The Constitution doesn't promote a more Equal Society? Apparently "originalists" have decided all rights have already been doled out, end of story. Forget any new challenges and efforts to discriminate.
Bradley's "originalist" Constitution believes "a more equal society" is a return to the days when the middle class fought back and threatened the status quo. She made that clear in the editorials she wrote at Marquette University. In a recent partisan rant, Bradley proved once again she hasn't moved an inch from her bigoted, partisan, condescending comments of the past:
In a March 21, 2016 interview on Wisconsin Public Radio’s "Joy Cardin Show," Bradley said:But as PolitiFact pointed out, it wasn't Kloppenburg's idea so much as something the courts have emphasized over centuries:
"Given her judicial philosophy, JoAnne Kloppenburg has told us she thinks it's her job to promote a more equal society. She will most definitely introduce her social and political beliefs into her decision making."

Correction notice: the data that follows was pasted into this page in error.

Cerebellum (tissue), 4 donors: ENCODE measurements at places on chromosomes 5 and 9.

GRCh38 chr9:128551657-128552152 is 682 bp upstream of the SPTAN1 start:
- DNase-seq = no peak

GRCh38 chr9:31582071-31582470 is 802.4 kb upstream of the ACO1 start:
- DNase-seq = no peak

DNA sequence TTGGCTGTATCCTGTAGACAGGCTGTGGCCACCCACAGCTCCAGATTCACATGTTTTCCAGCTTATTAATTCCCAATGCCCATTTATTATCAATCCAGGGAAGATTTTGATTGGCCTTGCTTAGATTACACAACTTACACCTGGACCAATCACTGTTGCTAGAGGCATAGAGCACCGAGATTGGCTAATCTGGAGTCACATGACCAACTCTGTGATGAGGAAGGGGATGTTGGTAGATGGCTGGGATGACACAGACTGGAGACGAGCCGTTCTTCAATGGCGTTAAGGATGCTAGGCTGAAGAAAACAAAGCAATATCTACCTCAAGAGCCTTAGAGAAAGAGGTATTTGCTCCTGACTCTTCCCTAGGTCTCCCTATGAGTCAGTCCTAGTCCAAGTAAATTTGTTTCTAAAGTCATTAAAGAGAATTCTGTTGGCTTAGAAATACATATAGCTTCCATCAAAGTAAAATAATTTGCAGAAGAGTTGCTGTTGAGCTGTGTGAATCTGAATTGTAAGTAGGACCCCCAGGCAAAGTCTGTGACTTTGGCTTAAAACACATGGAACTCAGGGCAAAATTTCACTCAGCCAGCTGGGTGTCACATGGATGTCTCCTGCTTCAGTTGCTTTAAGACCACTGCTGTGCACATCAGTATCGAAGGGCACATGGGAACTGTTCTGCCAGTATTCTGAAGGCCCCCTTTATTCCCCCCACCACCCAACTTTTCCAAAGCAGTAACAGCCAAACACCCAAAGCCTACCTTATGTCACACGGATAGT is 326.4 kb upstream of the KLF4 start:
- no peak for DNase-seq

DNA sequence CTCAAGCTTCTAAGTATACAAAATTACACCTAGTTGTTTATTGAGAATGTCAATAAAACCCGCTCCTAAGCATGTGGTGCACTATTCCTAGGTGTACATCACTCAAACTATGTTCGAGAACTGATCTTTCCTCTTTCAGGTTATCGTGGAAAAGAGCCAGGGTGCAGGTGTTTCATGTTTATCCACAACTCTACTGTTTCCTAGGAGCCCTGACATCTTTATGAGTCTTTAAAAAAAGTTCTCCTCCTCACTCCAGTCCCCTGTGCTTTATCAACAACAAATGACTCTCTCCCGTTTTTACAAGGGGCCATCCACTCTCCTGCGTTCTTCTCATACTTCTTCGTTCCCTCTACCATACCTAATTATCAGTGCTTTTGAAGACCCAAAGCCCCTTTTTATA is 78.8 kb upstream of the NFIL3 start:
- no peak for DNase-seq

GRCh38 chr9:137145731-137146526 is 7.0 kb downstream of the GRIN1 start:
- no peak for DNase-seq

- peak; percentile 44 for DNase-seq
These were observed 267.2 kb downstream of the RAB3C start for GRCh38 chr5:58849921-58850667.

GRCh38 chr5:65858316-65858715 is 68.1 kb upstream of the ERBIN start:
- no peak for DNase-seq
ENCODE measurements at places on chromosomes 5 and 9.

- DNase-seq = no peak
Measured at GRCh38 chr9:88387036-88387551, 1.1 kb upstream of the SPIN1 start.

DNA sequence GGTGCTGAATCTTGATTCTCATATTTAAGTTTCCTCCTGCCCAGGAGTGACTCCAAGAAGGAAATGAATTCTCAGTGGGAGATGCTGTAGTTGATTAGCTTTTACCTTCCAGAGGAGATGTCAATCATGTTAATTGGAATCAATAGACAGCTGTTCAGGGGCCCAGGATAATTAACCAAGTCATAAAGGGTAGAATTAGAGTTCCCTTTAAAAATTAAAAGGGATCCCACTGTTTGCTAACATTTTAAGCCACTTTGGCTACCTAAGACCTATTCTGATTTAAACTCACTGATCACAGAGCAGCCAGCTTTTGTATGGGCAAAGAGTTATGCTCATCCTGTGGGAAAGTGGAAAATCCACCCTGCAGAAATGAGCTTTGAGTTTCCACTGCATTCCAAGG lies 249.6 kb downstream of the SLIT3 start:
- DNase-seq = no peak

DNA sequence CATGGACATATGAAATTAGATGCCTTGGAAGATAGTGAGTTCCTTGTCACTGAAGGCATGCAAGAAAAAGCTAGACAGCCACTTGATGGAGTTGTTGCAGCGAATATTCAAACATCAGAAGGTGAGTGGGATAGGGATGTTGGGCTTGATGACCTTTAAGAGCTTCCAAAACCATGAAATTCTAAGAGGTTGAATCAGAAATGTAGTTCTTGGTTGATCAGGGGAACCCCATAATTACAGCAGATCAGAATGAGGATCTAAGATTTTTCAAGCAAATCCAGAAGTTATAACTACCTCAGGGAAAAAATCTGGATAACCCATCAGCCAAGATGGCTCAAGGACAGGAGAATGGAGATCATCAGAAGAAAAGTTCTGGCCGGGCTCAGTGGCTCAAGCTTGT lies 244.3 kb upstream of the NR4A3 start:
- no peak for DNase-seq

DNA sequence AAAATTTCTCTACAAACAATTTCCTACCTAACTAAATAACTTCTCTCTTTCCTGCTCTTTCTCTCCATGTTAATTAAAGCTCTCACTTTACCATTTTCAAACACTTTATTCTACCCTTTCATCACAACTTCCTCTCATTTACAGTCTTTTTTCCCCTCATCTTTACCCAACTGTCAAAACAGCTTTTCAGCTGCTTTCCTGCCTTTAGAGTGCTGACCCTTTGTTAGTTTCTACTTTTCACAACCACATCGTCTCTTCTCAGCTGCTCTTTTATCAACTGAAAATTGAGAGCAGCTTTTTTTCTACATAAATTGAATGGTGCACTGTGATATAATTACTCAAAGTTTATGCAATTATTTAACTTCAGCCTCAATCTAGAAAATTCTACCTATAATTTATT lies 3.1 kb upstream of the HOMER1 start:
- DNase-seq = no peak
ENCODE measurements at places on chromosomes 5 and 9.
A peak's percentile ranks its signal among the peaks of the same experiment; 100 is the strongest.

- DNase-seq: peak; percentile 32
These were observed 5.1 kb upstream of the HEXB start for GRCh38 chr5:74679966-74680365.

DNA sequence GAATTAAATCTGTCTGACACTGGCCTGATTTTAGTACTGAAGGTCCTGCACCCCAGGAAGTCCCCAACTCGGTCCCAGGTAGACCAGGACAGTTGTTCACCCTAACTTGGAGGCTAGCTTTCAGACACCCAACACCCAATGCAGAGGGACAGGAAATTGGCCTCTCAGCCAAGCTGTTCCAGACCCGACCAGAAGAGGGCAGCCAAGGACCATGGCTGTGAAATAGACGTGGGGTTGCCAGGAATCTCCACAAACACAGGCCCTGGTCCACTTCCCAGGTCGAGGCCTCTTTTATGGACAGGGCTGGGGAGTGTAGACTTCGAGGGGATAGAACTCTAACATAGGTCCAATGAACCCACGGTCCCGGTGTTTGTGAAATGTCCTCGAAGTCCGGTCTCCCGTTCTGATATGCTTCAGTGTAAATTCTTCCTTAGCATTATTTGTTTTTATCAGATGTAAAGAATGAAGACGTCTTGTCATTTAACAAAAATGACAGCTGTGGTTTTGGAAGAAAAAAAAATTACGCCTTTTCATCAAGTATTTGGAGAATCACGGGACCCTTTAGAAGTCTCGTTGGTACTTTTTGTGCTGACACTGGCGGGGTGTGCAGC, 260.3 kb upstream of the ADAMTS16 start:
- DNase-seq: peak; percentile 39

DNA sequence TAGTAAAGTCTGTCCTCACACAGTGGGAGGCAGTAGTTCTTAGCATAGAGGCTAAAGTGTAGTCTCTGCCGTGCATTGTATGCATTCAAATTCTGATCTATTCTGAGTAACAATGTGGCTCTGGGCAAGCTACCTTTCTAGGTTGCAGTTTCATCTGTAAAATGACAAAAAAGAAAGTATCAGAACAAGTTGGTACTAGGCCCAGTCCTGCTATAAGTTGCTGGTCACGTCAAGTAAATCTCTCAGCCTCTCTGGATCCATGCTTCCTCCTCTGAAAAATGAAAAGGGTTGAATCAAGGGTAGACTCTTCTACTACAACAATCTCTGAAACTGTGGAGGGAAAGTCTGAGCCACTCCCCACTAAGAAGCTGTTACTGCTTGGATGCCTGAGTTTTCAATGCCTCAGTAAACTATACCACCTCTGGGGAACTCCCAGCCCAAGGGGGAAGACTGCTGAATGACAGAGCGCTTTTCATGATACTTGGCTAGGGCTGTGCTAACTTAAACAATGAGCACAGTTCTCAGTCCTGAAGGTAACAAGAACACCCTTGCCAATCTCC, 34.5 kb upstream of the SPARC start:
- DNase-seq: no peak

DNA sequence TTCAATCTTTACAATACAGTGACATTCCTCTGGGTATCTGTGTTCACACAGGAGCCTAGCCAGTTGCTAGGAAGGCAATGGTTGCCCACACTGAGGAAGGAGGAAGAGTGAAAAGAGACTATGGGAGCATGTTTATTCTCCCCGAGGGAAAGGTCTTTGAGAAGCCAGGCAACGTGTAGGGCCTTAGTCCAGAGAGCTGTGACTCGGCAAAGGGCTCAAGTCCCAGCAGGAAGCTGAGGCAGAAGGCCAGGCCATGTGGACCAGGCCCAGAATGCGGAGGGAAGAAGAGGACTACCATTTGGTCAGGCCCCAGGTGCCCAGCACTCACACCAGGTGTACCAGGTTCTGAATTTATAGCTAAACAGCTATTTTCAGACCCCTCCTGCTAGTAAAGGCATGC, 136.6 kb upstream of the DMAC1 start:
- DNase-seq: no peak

"...my decisions are based on the law and the facts, not on ideology or partisan politics. I am faithful to the court’s role as an independent check and balance on the other political branches of government. My duty is to uphold the Constitution, a sacred document that represents the will of the people and which contains the fundamental principles that define our democracy, protect individual rights and promote a more equal society."If Bradley doesn't like the idea of "a more equal society," or thinks it's partisan to expect that from our courts, then by all means let's make sure voters know what she won't do...
Kloppenburg’s statement is more broad than Bradley suggests.
"...JoAnne Kloppenburg has told us she thinks it's her job to promote a more equal society."Amazing. But there's a reason Bradley doesn't agree with a more equal society; because it's part of a "living breathing" reading of the Constitution, the opposite of her originalist philosophy.
At the beginning of the 19th century, Chief Justice John Marshall had lectured the American people to always remember that the Constitution is intended "to be adopted to the various crises of human affairs." This notion of a "living constitution" is not accepted by all scholars or judges, but the history of the Equal Protection Clause in the last half-century would indicate that its applications, and possibly its meaning as well, have changed over time.